June 15, 2024

British by-elections: So far, Win and Win for the Tories

Britain’s ruling Conservative Party suffered a landslide defeat in the contest for what was seen as one of its safer seats in Parliament, but avoided losing another district as results came in early Friday in three by-elections, a critical test of Prime Minister Rishi Sunak’s claim.

The small center party of the Liberal Democrats won in Somerton and Frome, in south-west England, returning a large majority. In a landslide victory, the Liberal Democrats received 21,187 votes to the Conservatives’ 10,790.

But there was better news for Mr Sunak in Uxbridge and South Ruislip, on the fringes of north-west London, where his Conservatives narrowly held on against the Labor Party in the area represented by former Prime Minister Boris Johnson.

The crucial third competition — in Selby and Ainsty, in Yorkshire in the north of England — was still to be decided.

For Mr Sunak, the by-elections were an anxious anticipation of the general election he must call by January 2025.

Uxbridge and South Ruislip are the sort of seats Labor needs to win to prove it is credible on its way to power. The winning Conservative candidate blamed his failure on public anger towards London mayor Sadiq Khan, a Labor member, over his plans to extend an expensive ultralow emissions zone across all London boroughs, including Uxbridge.

While the result could raise questions about Labour’s ability to win the next general election, the scale of the victory in Somerton and Frome is likely to alarm hard-pressed Conservative lawmakers in some of the party’s heartland areas in southern England.

With Britain beset by high inflation, a stagnant economy and widespread labor unrest, the Conservatives are in real danger of being thrown out of power for the first time in 14 years.

Although Britain shares some of these economic woes with other countries following the pandemic and the Russian invasion of Ukraine, the Conservatives have compounded the problems through policy failures and political turmoil that culminated in the short and stormy tenure of Mr Sunak’s predecessor, Liz Truss.

She proposed sweeping but unfunded tax cuts that spooked the financial markets and prompted her own downfall after 44 days in office. Mr Sunak overturned Mr Truss’s agenda and restored Britain’s fiscal stability. But his legacy was a poisoned chalice for Mr Sunak and his Tory colleagues and much of the British electorate.

“The Liz Truss incident has seriously damaged their reputation for economic competence, and it will be very difficult to get that back,” said Tim Bale, professor of politics at Queen Mary University of London. “It will be very difficult.”

So decisive is the Labor Party’s lead in the polls that some analysts predicted in advance that Mr Sunak would become the first prime minister to lose three so-called by-elections in one day since 1968.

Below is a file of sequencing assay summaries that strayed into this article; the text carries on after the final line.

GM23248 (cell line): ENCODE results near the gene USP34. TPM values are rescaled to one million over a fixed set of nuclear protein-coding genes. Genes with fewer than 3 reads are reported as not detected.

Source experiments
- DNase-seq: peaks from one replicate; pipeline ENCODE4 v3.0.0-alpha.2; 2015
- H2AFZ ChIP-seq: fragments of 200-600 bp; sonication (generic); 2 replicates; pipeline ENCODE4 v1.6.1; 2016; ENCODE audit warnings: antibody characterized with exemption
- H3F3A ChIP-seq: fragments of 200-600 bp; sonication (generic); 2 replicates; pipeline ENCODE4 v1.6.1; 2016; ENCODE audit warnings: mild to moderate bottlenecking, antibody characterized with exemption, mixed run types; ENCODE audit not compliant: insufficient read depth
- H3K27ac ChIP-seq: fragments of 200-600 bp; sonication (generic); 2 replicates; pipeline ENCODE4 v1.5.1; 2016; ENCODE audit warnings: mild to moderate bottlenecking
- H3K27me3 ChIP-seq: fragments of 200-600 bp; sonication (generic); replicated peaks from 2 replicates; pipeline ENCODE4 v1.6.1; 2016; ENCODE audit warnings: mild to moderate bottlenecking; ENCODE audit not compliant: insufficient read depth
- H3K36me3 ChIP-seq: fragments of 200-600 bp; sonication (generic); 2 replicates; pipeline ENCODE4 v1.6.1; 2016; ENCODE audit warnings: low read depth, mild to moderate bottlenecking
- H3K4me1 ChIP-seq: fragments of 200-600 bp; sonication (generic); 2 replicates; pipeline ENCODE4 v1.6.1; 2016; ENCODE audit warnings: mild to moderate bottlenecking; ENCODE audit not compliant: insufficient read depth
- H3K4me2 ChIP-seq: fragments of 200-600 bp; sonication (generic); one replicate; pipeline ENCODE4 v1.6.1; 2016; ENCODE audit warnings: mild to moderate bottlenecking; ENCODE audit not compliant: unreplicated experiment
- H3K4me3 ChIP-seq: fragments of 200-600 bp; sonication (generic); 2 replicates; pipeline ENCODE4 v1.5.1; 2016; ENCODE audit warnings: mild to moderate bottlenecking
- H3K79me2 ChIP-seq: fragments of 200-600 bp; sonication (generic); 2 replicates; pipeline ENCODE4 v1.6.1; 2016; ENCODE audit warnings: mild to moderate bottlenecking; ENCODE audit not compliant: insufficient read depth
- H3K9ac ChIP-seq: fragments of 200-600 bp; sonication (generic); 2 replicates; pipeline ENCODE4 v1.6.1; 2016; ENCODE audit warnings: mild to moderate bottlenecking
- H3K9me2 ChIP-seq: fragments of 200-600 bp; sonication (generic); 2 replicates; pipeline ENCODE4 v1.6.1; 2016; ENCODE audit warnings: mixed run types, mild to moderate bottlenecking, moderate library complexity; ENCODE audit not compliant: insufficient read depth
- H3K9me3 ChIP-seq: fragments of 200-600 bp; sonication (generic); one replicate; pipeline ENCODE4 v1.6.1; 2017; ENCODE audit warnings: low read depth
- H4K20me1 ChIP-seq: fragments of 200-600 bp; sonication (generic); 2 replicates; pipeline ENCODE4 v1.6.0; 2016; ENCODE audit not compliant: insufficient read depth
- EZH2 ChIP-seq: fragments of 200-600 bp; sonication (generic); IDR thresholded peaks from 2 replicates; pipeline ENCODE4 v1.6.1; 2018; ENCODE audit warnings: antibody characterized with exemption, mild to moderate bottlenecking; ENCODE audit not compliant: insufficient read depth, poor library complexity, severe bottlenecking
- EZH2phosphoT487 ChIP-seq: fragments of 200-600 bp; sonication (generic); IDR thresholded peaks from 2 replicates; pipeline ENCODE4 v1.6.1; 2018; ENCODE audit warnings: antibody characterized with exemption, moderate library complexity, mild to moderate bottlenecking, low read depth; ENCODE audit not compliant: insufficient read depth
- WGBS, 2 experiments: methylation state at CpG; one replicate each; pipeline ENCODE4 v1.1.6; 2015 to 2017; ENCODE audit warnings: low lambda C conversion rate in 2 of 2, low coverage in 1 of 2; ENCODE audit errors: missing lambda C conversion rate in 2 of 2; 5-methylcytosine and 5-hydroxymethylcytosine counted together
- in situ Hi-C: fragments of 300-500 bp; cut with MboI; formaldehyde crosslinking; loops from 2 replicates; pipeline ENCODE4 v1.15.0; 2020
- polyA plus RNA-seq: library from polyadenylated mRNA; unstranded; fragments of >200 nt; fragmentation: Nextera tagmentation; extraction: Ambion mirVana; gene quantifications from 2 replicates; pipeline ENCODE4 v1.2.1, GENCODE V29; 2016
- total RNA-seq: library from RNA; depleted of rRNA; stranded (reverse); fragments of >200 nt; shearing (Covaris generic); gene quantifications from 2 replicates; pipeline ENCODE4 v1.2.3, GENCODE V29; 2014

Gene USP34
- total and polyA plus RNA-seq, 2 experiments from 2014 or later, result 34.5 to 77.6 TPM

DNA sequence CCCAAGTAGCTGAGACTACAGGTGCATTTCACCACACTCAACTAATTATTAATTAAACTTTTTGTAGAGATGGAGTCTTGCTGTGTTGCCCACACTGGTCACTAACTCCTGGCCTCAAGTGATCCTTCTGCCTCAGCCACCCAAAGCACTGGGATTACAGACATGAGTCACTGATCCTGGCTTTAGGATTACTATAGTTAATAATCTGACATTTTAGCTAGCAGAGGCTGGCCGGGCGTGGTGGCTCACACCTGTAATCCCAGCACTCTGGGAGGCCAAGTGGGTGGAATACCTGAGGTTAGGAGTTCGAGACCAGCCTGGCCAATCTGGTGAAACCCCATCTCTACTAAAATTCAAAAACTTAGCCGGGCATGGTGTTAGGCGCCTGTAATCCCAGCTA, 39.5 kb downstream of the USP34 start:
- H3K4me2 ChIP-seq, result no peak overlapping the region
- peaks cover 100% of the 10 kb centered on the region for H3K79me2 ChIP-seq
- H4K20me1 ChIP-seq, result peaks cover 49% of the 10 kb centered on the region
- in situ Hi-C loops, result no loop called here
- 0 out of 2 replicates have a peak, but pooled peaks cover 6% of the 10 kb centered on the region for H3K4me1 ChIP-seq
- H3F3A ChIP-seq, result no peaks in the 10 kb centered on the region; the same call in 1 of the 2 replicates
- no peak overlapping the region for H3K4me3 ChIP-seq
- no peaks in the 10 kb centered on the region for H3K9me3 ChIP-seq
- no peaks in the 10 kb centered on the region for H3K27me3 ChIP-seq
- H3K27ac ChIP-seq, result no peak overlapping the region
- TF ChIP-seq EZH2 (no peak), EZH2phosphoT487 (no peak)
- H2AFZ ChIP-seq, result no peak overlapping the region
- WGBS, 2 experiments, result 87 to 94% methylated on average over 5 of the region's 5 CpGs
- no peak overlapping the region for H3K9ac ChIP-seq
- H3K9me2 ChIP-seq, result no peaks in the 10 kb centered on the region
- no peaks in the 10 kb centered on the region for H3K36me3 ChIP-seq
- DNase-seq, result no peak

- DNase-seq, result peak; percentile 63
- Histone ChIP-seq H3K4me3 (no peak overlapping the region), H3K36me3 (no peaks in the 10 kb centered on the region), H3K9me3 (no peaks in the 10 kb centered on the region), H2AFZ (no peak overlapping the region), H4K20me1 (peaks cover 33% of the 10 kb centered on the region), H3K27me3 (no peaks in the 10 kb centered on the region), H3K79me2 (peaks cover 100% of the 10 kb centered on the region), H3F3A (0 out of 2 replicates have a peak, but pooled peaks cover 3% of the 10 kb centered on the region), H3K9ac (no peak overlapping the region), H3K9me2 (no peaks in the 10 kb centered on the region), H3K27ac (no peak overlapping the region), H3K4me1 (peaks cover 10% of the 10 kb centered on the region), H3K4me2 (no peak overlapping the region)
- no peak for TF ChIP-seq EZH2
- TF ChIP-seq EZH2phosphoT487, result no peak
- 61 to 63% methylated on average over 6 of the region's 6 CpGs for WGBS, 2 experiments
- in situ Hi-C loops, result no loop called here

But the Conservatives’ narrow victories in Uxbridge and South Ruislip overturned that prospect. Then, when all the votes were counted, the final score was 13,965 for Steve Tuckwell of the Conservative Party, and 13,470 for Danny Beales of Labour.

By-elections occur when a seat in the House of Commons becomes vacant between general elections. This time around, the contests were also a reminder of the toxic legacy of another of Mr. Sunak’s predecessors, Mr. Johnson.

Mr Johnson resigned from his seat in the Uxbridge and South Ruislip area, on the west edge of London, after lawmakers ruled he had lied to Parliament about lockdown-breaking parties held in Downing Street during the pandemic.

Voters in Selby and Ainsty in the north of England were choosing a representative for one of Mr Johnson’s closest allies, Nigel Adams, who resigned when he did not get a seat in the House of Lords, as he had hoped.

The contest in Somerton and Frome, a rural area in south-west England, was held because another Conservative lawmaker, David Warburton, resigned his seat after admitting he had taken cocaine.

“This is probably the closing of a chapter in the story of Boris Johnson’s influence on British politics,” said Robert Hayward, a polling expert who also serves as a Conservative member of the House of Lords. But he added, “Whether it’s the end of the whole book is another matter.”

As the voting took place in very different parts of England, it provided an unusual insight into public opinion ahead of the general election. He also picked up on some trends running through British politics since the last general election in 2019, when Mr Johnson’s Conservatives won a landslide victory.

In Selby and Ainsty, a Tory stronghold, Labor was hoping to show it has regained the confidence of voters in the north and center of England — regions it once dominated but lost to the Tories in the 2019 election.

The vote in Somerton and Frome was a test of the success of the Conservative Party in its heartland in the south of England, known as the “blue wall” – after the party’s campaign colours. He is under pressure in the region due to the resurgence of the smaller, centrist Liberal Democrats.

The Liberal Democrats took advantage of some voters, who are opposed to the Conservatives, strategically casting their ballots for whoever is thought to be in the best position to defeat the Tory candidate.

There has been talk of a major political realignment in recent British elections, with candidates emphasizing values ​​and cultural issues. But analysts said these by-elections are dominated by the cost of living crisis – a kitchen table concern that has hurt the Conservatives after more than a decade in power.

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